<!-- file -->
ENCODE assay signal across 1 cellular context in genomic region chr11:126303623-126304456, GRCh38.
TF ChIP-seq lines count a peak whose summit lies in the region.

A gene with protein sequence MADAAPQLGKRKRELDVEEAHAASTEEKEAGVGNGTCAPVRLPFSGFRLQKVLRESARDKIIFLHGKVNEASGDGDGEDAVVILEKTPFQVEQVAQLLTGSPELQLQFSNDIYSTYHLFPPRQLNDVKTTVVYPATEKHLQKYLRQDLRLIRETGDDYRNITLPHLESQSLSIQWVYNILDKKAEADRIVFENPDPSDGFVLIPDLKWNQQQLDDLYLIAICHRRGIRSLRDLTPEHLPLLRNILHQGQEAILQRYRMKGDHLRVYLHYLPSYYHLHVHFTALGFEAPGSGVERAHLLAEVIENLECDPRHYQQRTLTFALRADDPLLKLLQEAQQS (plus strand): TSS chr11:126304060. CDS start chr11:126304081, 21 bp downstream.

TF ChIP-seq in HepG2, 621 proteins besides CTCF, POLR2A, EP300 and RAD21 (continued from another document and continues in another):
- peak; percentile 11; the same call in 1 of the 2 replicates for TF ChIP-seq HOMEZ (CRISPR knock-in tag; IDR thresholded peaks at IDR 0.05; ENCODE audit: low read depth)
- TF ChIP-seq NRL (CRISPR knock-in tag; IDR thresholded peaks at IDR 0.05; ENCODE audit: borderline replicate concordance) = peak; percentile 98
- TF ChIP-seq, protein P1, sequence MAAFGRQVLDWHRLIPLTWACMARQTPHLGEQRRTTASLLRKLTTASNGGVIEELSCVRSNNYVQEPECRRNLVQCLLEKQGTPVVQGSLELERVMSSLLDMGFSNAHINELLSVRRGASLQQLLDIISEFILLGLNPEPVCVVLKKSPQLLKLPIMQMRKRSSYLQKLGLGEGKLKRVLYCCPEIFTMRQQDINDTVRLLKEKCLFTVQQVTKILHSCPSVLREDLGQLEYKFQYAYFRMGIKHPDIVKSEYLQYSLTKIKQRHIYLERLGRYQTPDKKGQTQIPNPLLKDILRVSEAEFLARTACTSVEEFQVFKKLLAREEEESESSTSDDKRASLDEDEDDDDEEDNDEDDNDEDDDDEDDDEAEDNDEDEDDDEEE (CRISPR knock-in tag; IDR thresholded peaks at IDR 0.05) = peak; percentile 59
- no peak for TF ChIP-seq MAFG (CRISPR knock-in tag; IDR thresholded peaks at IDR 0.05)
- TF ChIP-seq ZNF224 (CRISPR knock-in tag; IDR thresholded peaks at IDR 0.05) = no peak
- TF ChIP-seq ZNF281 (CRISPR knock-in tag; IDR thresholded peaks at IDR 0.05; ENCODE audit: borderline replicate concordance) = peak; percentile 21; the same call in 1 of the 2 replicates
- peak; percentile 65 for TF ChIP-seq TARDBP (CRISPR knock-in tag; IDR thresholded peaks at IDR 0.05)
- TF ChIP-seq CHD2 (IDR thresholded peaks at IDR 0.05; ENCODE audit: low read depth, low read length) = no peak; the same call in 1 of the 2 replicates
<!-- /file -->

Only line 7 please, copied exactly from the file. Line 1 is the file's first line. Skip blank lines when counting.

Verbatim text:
- TF ChIP-seq, protein P1, sequence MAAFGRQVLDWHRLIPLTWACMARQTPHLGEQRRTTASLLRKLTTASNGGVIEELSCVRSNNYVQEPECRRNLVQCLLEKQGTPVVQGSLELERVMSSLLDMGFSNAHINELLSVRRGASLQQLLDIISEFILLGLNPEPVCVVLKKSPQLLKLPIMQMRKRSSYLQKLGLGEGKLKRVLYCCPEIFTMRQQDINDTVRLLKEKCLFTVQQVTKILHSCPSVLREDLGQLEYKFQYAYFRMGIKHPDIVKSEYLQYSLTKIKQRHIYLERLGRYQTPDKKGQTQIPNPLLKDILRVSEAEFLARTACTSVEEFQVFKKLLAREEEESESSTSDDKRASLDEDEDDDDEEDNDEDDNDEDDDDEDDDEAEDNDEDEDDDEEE (CRISPR knock-in tag; IDR thresholded peaks at IDR 0.05) = peak; percentile 59